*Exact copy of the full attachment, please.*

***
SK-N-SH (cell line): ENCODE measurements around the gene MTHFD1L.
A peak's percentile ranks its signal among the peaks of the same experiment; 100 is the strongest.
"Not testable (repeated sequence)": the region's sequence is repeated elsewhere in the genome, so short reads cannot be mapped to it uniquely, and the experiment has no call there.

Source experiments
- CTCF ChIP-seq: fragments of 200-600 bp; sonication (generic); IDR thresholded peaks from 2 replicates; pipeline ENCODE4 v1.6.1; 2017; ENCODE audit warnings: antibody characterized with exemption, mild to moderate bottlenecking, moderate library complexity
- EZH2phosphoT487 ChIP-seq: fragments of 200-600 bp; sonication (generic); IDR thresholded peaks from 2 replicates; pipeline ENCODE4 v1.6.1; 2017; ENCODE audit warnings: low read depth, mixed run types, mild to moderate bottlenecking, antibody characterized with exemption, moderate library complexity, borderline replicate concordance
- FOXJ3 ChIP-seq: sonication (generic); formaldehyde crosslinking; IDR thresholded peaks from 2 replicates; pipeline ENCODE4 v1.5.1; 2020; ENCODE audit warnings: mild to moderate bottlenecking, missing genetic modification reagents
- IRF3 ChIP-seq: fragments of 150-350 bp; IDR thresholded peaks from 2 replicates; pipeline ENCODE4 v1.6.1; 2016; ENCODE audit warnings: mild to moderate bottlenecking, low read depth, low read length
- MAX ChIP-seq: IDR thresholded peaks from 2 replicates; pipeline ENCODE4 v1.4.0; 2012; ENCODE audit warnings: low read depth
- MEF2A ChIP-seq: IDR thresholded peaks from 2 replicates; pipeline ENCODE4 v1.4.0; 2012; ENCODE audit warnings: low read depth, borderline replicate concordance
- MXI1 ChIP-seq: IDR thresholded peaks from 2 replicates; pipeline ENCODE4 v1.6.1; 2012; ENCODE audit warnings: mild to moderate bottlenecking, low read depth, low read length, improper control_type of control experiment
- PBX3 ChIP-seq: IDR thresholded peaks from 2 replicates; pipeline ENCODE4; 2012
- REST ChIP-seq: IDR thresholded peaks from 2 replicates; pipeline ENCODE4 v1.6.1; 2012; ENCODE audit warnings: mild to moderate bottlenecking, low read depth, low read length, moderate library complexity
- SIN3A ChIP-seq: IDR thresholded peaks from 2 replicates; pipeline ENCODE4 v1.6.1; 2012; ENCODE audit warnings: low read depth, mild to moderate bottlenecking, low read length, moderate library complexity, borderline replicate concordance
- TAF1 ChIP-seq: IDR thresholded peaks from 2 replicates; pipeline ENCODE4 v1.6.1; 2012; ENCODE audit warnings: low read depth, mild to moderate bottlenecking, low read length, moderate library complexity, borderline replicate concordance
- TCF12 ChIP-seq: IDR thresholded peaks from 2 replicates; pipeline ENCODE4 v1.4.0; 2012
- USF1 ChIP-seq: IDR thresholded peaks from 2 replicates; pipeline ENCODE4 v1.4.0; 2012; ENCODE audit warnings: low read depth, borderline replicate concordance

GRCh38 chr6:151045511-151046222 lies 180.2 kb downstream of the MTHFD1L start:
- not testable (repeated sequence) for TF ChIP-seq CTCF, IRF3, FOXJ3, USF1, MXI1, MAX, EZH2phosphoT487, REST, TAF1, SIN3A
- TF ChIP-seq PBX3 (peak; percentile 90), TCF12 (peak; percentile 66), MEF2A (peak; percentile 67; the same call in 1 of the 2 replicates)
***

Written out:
SK-N-SH (cell line): ENCODE measurements around the gene MTHFD1L.
A peak's percentile ranks its signal among the peaks of the same experiment; 100 is the strongest.
"Not testable (repeated sequence)": the region's sequence is repeated elsewhere in the genome, so short reads cannot be mapped to it uniquely, and the experiment has no call there.

Source experiments
- CTCF ChIP-seq: fragments of 200-600 bp; sonication (generic); IDR thresholded peaks from 2 replicates; pipeline ENCODE4 v1.6.1; 2017; ENCODE audit warnings: antibody characterized with exemption, mild to moderate bottlenecking, moderate library complexity
- EZH2phosphoT487 ChIP-seq: fragments of 200-600 bp; sonication (generic); IDR thresholded peaks from 2 replicates; pipeline ENCODE4 v1.6.1; 2017; ENCODE audit warnings: low read depth, mixed run types, mild to moderate bottlenecking, antibody characterized with exemption, moderate library complexity, borderline replicate concordance
- FOXJ3 ChIP-seq: sonication (generic); formaldehyde crosslinking; IDR thresholded peaks from 2 replicates; pipeline ENCODE4 v1.5.1; 2020; ENCODE audit warnings: mild to moderate bottlenecking, missing genetic modification reagents
- IRF3 ChIP-seq: fragments of 150-350 bp; IDR thresholded peaks from 2 replicates; pipeline ENCODE4 v1.6.1; 2016; ENCODE audit warnings: mild to moderate bottlenecking, low read depth, low read length
- MAX ChIP-seq: IDR thresholded peaks from 2 replicates; pipeline ENCODE4 v1.4.0; 2012; ENCODE audit warnings: low read depth
- MEF2A ChIP-seq: IDR thresholded peaks from 2 replicates; pipeline ENCODE4 v1.4.0; 2012; ENCODE audit warnings: low read depth, borderline replicate concordance
- MXI1 ChIP-seq: IDR thresholded peaks from 2 replicates; pipeline ENCODE4 v1.6.1; 2012; ENCODE audit warnings: mild to moderate bottlenecking, low read depth, low read length, improper control_type of control experiment
- PBX3 ChIP-seq: IDR thresholded peaks from 2 replicates; pipeline ENCODE4; 2012
- REST ChIP-seq: IDR thresholded peaks from 2 replicates; pipeline ENCODE4 v1.6.1; 2012; ENCODE audit warnings: mild to moderate bottlenecking, low read depth, low read length, moderate library complexity
- SIN3A ChIP-seq: IDR thresholded peaks from 2 replicates; pipeline ENCODE4 v1.6.1; 2012; ENCODE audit warnings: low read depth, mild to moderate bottlenecking, low read length, moderate library complexity, borderline replicate concordance
- TAF1 ChIP-seq: IDR thresholded peaks from 2 replicates; pipeline ENCODE4 v1.6.1; 2012; ENCODE audit warnings: low read depth, mild to moderate bottlenecking, low read length, moderate library complexity, borderline replicate concordance
- TCF12 ChIP-seq: IDR thresholded peaks from 2 replicates; pipeline ENCODE4 v1.4.0; 2012
- USF1 ChIP-seq: IDR thresholded peaks from 2 replicates; pipeline ENCODE4 v1.4.0; 2012; ENCODE audit warnings: low read depth, borderline replicate concordance

GRCh38 chr6:151045511-151046222 lies 180.2 kb downstream of the MTHFD1L start:
- not testable (repeated sequence) for TF ChIP-seq CTCF, IRF3, FOXJ3, USF1, MXI1, MAX, EZH2phosphoT487, REST, TAF1, SIN3A
- TF ChIP-seq PBX3 (peak; percentile 90), TCF12 (peak; percentile 66), MEF2A (peak; percentile 67; the same call in 1 of the 2 replicates)